Yes, a server I can bring up when primary server fails.  I have a new machine for a backup server in case a different component fails.  Not hot swappable (and not my idea on that!)


Okay thanks.  I look forward to your answers, especially leew.

PS is the grandfather system still the standard for backups?
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jli168Commented:
I think you want to replicate your AD. The best way is to promote the other server as a DC. It will have all the security and login information. If this your server is you file server, you want to backup all the data. If you have login script for mapping drive, just modify the script to map to the create path where you data is stored.

You can swap hard drive with another server if that server has exactly the same spec. (done that with my exchange server) If you have raid 5 make sure all the drives follow exactly the same order as the failed server.

JL
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texastwostepAuthor Commented:
will the raid 5 settings copy over as well?
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jli168Commented:
yes, like i say all hardwares must be exactly the same.
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Rant32Commented:
In the case of a RAID array, the configuration is probably on the drive CONTROLLER (but not always), so this would also require a backup of the array controller configuration, identical firmware on every single component of the server (mainboard, backplane, drive controller, network components).

Considering the functions of the server and the low volume of data (do you really mean 65 Megabytes?) then I think your best bet is identical hardware and firmware, a proper imaging/disaster recovery solution and daily backup. If budget allows, spare parts are vital for continued operation, especially if components start breaking two years from now.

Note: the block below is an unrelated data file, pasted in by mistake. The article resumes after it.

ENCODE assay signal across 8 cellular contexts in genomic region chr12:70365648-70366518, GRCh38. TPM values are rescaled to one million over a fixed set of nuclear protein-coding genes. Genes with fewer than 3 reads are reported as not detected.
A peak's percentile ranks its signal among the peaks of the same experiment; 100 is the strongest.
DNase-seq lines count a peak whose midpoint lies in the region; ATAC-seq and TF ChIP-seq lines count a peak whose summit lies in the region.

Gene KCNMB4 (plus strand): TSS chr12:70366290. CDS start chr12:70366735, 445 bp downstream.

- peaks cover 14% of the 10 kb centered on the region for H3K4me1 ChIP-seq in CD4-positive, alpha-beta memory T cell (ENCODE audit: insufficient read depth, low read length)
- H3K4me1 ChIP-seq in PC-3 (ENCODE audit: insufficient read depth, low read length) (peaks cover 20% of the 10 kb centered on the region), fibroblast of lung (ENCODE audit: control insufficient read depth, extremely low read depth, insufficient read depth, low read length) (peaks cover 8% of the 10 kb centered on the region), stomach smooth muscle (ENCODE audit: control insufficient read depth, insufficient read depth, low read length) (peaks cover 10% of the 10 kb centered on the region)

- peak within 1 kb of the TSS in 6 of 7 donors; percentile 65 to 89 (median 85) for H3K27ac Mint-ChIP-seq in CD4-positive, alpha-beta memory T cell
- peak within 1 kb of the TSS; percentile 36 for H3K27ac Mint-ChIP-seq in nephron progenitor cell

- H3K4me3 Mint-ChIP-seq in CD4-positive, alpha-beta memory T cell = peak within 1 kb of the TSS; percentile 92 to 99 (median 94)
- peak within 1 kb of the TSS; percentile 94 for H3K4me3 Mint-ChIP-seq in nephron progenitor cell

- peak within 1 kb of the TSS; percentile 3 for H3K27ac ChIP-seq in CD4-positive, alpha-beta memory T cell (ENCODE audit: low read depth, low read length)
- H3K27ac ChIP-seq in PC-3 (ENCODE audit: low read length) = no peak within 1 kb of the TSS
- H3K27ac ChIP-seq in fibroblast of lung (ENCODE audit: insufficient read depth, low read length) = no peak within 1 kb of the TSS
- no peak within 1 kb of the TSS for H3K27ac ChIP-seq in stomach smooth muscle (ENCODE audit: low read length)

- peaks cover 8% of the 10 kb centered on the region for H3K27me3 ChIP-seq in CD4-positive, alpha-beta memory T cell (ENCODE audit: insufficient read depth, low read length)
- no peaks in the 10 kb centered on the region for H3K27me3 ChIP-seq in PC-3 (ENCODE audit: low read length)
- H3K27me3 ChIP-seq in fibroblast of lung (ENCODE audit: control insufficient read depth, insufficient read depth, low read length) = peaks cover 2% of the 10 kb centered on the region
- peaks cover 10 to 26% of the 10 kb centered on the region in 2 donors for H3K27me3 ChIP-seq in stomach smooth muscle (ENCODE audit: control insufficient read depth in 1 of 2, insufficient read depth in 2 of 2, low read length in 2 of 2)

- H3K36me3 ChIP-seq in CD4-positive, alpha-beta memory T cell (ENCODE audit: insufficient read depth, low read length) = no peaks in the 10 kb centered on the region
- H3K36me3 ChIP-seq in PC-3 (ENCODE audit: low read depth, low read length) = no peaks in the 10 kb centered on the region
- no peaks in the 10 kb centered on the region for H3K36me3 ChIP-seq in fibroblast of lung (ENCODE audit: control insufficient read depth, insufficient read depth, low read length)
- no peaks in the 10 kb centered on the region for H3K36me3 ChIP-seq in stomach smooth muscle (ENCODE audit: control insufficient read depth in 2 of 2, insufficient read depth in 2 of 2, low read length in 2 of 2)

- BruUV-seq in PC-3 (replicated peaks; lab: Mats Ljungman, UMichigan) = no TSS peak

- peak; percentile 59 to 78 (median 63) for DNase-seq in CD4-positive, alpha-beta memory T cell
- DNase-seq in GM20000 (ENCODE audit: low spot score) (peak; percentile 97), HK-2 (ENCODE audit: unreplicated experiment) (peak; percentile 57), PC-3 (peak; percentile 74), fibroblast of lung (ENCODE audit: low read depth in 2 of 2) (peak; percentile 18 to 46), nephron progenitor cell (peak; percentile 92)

If you get to practice sometime on this scenario (you don't even have to shut down the server for this, because the Drive Snapshot I mentioned will do it all while online) then you'll be able to recover your server in under half an hour.
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texastwostepAuthor Commented:
I meant 65GB.  doh!  Do I actually have to configure the HDD to Raid 5 myself, still unclear on that.
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Lee W, MVPTechnology and Business Process AdvisorCommented:
Wow... you really need to understand how Windows and your services work before deciding what you are going to do.  

Do you know DNS is an ABSOLUTELY CRITICAL service in a Windows Environment?  Are you familiar with FSMO roles?  Global Catalog?

I think you will be doing a disservice to your company if you don't spend a good 4-8 hours simply READING about how these things are intended to run and work.  Trying to go about it thinking that it's just a server and nothing special is more likely to cause you problems in future.

Will imaging work?  To a point, yes, but I never considered imaging an appropriate method of backup.

Unfortunately, I cannot help you further this minute and might not be able to contribute much more to your question until Monday - so others will likely beat me to the punch - which is good for you... but you really need to understand how Windows works before you proceed.
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texastwostepAuthor Commented:
well, leew, i just got my windows 2003 server bible off amazon so i guess i'll be doing some reading!  thanks.
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Rant32Commented:
Agree with leew on the knowledge-thingy, it makes it easier to discuss things as well. Good luck on the bible, had to digest a couple of those myself ;-)

Of course, imaging is meant for disaster recovery purposes (so you don't have to install the OS and applications from scratch) but a decent backup plan is far more important. Users inadvertingly deleting folders or otherwise screwing up data happens more often than a server burning down.